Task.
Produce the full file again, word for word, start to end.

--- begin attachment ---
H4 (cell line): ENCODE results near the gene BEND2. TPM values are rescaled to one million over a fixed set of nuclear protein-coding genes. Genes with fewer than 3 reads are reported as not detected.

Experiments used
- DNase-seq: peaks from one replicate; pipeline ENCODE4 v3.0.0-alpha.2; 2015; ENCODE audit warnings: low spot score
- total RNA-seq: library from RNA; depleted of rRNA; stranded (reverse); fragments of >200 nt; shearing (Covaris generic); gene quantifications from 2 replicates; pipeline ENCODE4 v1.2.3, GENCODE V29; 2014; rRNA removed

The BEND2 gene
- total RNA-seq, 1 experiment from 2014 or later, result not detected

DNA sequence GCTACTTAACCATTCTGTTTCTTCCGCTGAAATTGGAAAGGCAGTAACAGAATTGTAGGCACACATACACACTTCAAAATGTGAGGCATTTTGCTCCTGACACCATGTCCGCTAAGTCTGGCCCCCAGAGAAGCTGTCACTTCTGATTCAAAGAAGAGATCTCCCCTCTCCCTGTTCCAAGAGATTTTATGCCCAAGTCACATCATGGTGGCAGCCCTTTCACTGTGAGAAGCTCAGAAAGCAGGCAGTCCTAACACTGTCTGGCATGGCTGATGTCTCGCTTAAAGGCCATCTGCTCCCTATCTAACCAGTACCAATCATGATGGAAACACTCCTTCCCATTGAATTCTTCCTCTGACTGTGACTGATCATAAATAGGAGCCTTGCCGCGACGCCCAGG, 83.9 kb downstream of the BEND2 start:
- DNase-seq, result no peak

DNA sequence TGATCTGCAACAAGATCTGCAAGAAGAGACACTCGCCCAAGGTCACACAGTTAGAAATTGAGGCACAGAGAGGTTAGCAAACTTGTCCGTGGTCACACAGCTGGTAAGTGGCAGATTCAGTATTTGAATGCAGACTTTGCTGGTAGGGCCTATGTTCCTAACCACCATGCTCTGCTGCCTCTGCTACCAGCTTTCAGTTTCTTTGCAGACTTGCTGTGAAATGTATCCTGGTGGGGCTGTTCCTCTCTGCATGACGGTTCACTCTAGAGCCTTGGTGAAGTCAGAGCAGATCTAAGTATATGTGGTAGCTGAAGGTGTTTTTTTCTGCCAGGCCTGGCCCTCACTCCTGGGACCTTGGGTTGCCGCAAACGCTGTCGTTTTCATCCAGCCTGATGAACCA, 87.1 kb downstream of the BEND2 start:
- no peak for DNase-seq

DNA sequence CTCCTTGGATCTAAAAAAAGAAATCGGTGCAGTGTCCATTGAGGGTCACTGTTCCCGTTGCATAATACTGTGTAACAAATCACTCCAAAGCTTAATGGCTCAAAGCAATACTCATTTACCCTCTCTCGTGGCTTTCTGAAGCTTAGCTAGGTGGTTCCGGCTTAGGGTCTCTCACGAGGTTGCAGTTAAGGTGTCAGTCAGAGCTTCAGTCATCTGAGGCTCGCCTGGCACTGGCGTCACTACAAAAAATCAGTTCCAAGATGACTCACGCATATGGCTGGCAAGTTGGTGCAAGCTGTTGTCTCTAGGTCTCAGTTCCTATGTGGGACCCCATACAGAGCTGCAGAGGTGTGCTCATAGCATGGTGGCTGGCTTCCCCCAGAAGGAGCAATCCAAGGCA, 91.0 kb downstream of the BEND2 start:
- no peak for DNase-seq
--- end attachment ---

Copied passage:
H4 (cell line): ENCODE results near the gene BEND2. TPM values are rescaled to one million over a fixed set of nuclear protein-coding genes. Genes with fewer than 3 reads are reported as not detected.

Experiments used
- DNase-seq: peaks from one replicate; pipeline ENCODE4 v3.0.0-alpha.2; 2015; ENCODE audit warnings: low spot score
- total RNA-seq: library from RNA; depleted of rRNA; stranded (reverse); fragments of >200 nt; shearing (Covaris generic); gene quantifications from 2 replicates; pipeline ENCODE4 v1.2.3, GENCODE V29; 2014; rRNA removed

The BEND2 gene
- total RNA-seq, 1 experiment from 2014 or later, result not detected

DNA sequence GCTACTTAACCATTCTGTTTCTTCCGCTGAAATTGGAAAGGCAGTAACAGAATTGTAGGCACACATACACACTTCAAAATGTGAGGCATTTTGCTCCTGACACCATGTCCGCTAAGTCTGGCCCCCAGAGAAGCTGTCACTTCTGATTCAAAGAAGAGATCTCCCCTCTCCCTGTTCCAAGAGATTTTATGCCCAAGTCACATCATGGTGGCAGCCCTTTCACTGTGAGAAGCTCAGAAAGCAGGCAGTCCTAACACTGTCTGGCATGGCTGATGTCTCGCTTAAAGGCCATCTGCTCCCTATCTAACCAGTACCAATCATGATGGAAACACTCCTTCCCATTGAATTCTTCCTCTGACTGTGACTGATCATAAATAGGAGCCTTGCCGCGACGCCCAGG, 83.9 kb downstream of the BEND2 start:
- DNase-seq, result no peak

DNA sequence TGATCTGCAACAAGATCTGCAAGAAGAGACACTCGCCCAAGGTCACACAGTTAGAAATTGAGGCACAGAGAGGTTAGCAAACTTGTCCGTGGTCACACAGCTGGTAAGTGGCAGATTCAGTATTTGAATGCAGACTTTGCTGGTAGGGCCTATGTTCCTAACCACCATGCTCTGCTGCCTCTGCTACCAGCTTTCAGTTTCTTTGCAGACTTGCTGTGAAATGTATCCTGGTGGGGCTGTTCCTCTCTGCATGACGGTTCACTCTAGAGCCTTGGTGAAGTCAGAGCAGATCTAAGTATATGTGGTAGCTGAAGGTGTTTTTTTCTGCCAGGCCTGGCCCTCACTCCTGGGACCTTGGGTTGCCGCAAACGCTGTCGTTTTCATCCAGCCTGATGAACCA, 87.1 kb downstream of the BEND2 start:
- no peak for DNase-seq

DNA sequence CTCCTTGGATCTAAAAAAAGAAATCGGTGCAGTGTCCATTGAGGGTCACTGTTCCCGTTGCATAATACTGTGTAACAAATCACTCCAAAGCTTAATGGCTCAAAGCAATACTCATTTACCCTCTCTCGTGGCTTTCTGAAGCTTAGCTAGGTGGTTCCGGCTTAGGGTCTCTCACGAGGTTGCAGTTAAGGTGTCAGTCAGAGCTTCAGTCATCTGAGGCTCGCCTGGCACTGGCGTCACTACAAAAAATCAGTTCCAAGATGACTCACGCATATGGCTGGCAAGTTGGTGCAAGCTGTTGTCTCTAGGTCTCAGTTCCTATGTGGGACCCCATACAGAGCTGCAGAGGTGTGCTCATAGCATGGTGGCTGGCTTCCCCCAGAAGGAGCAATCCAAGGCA, 91.0 kb downstream of the BEND2 start:
- no peak for DNase-seq